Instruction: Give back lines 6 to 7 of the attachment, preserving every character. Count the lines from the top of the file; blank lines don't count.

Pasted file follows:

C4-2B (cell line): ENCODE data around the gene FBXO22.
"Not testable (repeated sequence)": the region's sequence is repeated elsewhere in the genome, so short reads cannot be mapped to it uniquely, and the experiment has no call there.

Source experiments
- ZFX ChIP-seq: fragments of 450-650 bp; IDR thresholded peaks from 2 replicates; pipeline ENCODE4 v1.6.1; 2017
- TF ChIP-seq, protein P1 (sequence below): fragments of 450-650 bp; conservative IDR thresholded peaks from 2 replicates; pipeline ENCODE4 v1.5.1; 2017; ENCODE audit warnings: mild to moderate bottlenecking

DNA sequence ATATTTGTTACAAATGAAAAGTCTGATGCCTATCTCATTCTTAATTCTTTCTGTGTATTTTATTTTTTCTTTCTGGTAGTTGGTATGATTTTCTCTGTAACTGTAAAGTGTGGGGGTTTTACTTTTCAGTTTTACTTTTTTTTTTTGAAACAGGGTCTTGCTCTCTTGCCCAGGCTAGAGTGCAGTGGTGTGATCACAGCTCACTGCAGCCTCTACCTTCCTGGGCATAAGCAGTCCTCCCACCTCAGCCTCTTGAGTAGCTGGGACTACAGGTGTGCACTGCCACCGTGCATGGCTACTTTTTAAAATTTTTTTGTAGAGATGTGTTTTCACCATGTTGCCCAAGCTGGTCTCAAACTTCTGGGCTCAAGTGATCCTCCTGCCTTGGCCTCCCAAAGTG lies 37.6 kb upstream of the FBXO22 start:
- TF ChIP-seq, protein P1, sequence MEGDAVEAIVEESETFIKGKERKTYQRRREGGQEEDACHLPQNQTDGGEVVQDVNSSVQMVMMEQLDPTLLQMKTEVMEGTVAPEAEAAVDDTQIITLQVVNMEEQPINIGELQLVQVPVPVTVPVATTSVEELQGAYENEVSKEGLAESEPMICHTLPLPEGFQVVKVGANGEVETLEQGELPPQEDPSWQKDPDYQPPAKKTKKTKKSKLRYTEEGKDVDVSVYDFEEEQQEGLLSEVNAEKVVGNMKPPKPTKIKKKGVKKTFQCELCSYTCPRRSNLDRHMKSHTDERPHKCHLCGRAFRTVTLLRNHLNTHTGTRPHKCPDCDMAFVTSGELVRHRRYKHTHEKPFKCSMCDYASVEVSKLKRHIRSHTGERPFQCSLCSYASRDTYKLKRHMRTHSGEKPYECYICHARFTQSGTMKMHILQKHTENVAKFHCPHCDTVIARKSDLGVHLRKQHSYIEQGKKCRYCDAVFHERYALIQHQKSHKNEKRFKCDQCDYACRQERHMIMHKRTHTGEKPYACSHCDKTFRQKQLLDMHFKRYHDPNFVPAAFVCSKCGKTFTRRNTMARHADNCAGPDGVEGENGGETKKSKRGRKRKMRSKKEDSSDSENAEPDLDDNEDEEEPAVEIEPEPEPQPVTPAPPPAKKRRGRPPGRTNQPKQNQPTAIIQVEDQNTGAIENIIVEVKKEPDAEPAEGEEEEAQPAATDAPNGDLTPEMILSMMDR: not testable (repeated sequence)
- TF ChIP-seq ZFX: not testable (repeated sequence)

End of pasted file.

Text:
DNA sequence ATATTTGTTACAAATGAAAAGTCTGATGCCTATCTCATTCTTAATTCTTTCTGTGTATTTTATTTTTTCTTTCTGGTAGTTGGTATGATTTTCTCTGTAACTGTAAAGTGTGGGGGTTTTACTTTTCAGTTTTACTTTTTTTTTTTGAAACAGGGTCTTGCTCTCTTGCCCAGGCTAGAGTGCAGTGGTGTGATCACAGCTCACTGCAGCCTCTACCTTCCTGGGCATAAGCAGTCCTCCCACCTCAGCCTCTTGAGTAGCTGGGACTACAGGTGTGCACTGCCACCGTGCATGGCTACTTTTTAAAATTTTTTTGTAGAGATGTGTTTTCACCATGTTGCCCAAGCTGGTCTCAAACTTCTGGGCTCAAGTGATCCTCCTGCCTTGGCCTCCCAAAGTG lies 37.6 kb upstream of the FBXO22 start:
- TF ChIP-seq, protein P1, sequence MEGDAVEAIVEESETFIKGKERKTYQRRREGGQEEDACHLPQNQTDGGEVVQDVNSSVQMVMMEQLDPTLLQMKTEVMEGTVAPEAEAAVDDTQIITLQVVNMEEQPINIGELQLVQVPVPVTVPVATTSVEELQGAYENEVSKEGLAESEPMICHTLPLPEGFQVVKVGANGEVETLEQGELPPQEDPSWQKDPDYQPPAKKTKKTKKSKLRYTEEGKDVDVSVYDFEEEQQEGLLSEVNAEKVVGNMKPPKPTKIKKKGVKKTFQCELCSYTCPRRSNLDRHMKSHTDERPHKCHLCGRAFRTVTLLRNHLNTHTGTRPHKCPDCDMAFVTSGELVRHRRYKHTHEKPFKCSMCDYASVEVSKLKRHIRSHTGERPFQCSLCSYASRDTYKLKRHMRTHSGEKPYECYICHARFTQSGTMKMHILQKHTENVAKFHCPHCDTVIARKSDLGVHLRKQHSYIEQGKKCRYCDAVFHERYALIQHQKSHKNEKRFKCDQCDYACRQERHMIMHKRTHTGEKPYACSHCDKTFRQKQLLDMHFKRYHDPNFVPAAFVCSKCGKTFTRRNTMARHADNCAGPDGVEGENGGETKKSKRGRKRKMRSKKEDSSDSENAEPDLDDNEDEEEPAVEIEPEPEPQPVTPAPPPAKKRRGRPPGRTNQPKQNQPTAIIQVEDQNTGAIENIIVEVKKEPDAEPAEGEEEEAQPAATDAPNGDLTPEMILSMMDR: not testable (repeated sequence)